In my second week here I tried to take Shoni on little walks every now and then. But as Shoni was always under tension when I took him out, I decided to stop “training” him and now I am so glad that I have followed my inner voice which was telling me to slow down. After I made this decision, I just spent time sharing territory with him from the distance he would like me to keep. He needed me to leave him alone to make sure that I don’t take control over him. He needed to be the one who initiated the relationship. If I would have been the one, he would have acted disconnected and passive while being with me as he would have felt like he had no choice to be or not to be with me. He needed to be left alone in order to build up self-confidence.
Slowing down instead of doing more training to gain trust, just stepping back and staying to what I could do with him brought me to what I wanted to do first, without force and facing resistance. Slowing down, being present, focusing on what I can do and just taking small steps, turned out to be the key for saving time, even though it sounds controversial.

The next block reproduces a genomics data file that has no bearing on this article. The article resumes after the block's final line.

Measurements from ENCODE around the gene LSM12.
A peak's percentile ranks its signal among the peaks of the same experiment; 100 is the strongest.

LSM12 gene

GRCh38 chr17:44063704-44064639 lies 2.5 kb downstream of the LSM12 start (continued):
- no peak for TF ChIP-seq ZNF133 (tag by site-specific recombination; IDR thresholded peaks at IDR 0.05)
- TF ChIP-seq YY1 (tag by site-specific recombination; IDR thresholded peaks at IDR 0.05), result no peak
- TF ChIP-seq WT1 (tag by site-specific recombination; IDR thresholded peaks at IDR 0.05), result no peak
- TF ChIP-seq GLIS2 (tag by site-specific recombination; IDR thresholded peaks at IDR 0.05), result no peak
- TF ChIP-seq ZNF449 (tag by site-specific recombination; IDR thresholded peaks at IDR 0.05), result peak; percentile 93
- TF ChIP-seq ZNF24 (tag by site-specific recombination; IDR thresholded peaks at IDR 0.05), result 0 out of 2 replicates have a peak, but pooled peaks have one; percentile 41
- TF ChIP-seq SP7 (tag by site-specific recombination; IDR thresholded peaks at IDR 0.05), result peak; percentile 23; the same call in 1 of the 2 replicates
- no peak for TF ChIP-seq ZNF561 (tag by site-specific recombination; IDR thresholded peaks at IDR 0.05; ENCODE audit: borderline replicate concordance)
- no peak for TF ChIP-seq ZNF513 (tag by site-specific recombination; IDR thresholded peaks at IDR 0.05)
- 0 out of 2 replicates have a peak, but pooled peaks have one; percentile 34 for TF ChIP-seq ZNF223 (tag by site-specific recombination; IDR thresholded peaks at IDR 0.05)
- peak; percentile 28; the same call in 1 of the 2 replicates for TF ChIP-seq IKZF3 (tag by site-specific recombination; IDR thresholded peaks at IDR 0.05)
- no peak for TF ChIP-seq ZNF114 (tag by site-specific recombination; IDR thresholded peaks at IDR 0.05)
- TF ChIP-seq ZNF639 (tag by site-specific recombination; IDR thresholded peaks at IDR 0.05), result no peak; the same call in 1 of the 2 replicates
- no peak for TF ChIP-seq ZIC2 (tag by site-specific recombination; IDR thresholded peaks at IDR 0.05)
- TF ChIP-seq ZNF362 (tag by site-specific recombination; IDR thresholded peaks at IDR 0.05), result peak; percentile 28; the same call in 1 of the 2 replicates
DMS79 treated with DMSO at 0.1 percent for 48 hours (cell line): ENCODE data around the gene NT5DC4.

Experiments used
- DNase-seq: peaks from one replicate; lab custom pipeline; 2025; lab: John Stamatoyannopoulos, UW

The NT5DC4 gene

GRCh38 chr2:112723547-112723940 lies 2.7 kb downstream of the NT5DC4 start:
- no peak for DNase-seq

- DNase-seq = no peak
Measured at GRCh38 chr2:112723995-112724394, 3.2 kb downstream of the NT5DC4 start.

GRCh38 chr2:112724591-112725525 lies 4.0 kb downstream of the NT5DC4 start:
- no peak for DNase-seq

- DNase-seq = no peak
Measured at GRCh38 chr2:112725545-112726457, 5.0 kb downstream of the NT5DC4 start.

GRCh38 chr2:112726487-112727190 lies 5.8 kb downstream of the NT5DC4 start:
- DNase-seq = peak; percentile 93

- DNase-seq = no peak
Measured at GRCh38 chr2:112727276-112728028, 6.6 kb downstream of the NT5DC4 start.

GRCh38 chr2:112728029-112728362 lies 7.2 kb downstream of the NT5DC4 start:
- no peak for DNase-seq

Shoni taught me that you can not pull grass to make it grow faster, it needs as much time as it needs. If I would not have given Shoni time and continued the training instead, I would have pulled out the blade of grass and thus lose his trust. Planting a new seed and waiting until the grass grows again would take much more time than just being patient and giving the grass or trust in this case time to grow naturally.
I learned that problems often get solved by themselves if we just give time.
I also asked myself why I wanted to be so fast. My goal is to dance with horses at liberty and I figured out that this goal will just be a little moment and the way to it will be very long, so why not enjoying the way rather than rushing through it, only to reach a feeling which will not last longer than a few minutes? Everything will come by its time and I finally found a way to let go and to concentrate and fall in love with what is. For me now it is all about connection and not about performing. I said goodbye to the trainer’s mind voice in my head which was knocking on the door from time to time reminding me to think of performance.